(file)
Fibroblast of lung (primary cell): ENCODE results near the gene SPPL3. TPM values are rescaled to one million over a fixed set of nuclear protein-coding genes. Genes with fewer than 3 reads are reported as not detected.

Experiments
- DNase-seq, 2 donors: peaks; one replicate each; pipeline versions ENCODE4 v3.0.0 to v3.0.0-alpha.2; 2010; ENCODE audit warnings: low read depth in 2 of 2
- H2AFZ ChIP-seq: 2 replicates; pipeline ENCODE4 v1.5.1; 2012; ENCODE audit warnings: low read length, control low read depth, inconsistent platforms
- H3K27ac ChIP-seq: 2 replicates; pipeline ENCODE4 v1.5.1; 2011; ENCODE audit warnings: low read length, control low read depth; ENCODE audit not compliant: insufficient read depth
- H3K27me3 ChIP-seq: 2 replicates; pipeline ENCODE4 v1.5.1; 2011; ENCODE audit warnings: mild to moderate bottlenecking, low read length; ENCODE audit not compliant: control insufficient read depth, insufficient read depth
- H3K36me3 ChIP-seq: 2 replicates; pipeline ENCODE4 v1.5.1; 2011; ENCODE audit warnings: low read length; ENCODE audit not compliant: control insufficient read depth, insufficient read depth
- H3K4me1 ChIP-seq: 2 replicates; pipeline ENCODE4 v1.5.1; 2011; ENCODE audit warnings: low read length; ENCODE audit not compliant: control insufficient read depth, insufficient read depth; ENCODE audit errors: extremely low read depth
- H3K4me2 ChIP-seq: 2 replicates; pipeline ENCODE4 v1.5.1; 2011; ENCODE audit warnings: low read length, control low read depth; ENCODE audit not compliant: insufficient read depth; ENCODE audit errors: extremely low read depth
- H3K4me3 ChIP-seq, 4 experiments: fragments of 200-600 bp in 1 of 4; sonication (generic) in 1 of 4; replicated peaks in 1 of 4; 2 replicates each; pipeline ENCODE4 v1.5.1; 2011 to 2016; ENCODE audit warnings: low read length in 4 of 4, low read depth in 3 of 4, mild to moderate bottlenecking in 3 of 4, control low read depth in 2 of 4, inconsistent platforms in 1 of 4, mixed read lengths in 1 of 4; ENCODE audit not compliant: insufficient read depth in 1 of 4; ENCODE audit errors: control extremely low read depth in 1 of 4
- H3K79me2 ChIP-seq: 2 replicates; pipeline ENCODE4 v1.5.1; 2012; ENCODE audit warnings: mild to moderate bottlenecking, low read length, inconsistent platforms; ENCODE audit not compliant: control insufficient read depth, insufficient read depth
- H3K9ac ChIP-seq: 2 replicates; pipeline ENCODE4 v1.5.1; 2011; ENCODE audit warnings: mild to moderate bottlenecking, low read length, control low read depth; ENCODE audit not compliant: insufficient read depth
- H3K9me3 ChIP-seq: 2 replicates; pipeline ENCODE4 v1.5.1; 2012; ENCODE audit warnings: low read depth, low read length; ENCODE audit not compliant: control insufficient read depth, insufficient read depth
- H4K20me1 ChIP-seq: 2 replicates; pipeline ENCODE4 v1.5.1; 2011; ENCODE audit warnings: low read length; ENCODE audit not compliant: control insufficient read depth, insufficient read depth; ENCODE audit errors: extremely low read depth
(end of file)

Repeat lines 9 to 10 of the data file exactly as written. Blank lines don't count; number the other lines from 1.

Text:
- H3K4me2 ChIP-seq: 2 replicates; pipeline ENCODE4 v1.5.1; 2011; ENCODE audit warnings: low read length, control low read depth; ENCODE audit not compliant: insufficient read depth; ENCODE audit errors: extremely low read depth
- H3K4me3 ChIP-seq, 4 experiments: fragments of 200-600 bp in 1 of 4; sonication (generic) in 1 of 4; replicated peaks in 1 of 4; 2 replicates each; pipeline ENCODE4 v1.5.1; 2011 to 2016; ENCODE audit warnings: low read length in 4 of 4, low read depth in 3 of 4, mild to moderate bottlenecking in 3 of 4, control low read depth in 2 of 4, inconsistent platforms in 1 of 4, mixed read lengths in 1 of 4; ENCODE audit not compliant: insufficient read depth in 1 of 4; ENCODE audit errors: control extremely low read depth in 1 of 4